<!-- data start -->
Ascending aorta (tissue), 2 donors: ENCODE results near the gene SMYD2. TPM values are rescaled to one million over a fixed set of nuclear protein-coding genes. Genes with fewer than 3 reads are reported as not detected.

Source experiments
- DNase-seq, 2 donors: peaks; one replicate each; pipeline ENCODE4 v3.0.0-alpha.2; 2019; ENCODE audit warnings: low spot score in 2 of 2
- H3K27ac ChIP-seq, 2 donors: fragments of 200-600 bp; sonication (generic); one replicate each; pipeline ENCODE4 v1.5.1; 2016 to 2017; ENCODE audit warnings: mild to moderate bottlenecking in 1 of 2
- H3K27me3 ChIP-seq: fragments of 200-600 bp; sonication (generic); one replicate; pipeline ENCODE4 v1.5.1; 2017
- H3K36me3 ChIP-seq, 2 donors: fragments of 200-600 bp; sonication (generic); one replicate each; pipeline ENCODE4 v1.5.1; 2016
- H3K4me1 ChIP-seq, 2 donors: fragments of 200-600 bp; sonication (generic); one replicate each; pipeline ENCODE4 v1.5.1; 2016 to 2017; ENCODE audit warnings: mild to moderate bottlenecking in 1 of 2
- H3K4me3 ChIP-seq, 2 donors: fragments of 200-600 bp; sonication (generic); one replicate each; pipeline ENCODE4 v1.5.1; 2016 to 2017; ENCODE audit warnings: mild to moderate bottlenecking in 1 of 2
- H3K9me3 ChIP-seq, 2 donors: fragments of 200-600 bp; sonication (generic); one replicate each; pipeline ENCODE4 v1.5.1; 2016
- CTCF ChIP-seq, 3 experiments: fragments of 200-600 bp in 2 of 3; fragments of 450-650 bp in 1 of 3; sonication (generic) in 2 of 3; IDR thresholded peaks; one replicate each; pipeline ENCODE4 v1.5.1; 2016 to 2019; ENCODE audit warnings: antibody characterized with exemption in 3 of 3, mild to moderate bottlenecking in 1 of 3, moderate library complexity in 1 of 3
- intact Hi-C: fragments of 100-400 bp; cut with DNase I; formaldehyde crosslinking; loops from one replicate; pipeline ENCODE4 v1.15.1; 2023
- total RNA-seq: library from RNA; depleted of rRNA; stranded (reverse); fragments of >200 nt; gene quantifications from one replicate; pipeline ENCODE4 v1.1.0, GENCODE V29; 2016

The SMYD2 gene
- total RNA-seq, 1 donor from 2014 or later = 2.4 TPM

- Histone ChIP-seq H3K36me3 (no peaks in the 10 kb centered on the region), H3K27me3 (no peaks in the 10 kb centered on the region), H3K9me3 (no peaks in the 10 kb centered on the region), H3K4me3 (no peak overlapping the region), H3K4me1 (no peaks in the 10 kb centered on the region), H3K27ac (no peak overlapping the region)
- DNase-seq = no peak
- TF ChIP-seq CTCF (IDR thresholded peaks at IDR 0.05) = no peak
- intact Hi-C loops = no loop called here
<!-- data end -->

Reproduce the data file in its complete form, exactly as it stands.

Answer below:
Ascending aorta (tissue), 2 donors: ENCODE results near the gene SMYD2. TPM values are rescaled to one million over a fixed set of nuclear protein-coding genes. Genes with fewer than 3 reads are reported as not detected.

Source experiments
- DNase-seq, 2 donors: peaks; one replicate each; pipeline ENCODE4 v3.0.0-alpha.2; 2019; ENCODE audit warnings: low spot score in 2 of 2
- H3K27ac ChIP-seq, 2 donors: fragments of 200-600 bp; sonication (generic); one replicate each; pipeline ENCODE4 v1.5.1; 2016 to 2017; ENCODE audit warnings: mild to moderate bottlenecking in 1 of 2
- H3K27me3 ChIP-seq: fragments of 200-600 bp; sonication (generic); one replicate; pipeline ENCODE4 v1.5.1; 2017
- H3K36me3 ChIP-seq, 2 donors: fragments of 200-600 bp; sonication (generic); one replicate each; pipeline ENCODE4 v1.5.1; 2016
- H3K4me1 ChIP-seq, 2 donors: fragments of 200-600 bp; sonication (generic); one replicate each; pipeline ENCODE4 v1.5.1; 2016 to 2017; ENCODE audit warnings: mild to moderate bottlenecking in 1 of 2
- H3K4me3 ChIP-seq, 2 donors: fragments of 200-600 bp; sonication (generic); one replicate each; pipeline ENCODE4 v1.5.1; 2016 to 2017; ENCODE audit warnings: mild to moderate bottlenecking in 1 of 2
- H3K9me3 ChIP-seq, 2 donors: fragments of 200-600 bp; sonication (generic); one replicate each; pipeline ENCODE4 v1.5.1; 2016
- CTCF ChIP-seq, 3 experiments: fragments of 200-600 bp in 2 of 3; fragments of 450-650 bp in 1 of 3; sonication (generic) in 2 of 3; IDR thresholded peaks; one replicate each; pipeline ENCODE4 v1.5.1; 2016 to 2019; ENCODE audit warnings: antibody characterized with exemption in 3 of 3, mild to moderate bottlenecking in 1 of 3, moderate library complexity in 1 of 3
- intact Hi-C: fragments of 100-400 bp; cut with DNase I; formaldehyde crosslinking; loops from one replicate; pipeline ENCODE4 v1.15.1; 2023
- total RNA-seq: library from RNA; depleted of rRNA; stranded (reverse); fragments of >200 nt; gene quantifications from one replicate; pipeline ENCODE4 v1.1.0, GENCODE V29; 2016

The SMYD2 gene
- total RNA-seq, 1 donor from 2014 or later = 2.4 TPM

- Histone ChIP-seq H3K36me3 (no peaks in the 10 kb centered on the region), H3K27me3 (no peaks in the 10 kb centered on the region), H3K9me3 (no peaks in the 10 kb centered on the region), H3K4me3 (no peak overlapping the region), H3K4me1 (no peaks in the 10 kb centered on the region), H3K27ac (no peak overlapping the region)
- DNase-seq = no peak
- TF ChIP-seq CTCF (IDR thresholded peaks at IDR 0.05) = no peak
- intact Hi-C loops = no loop called here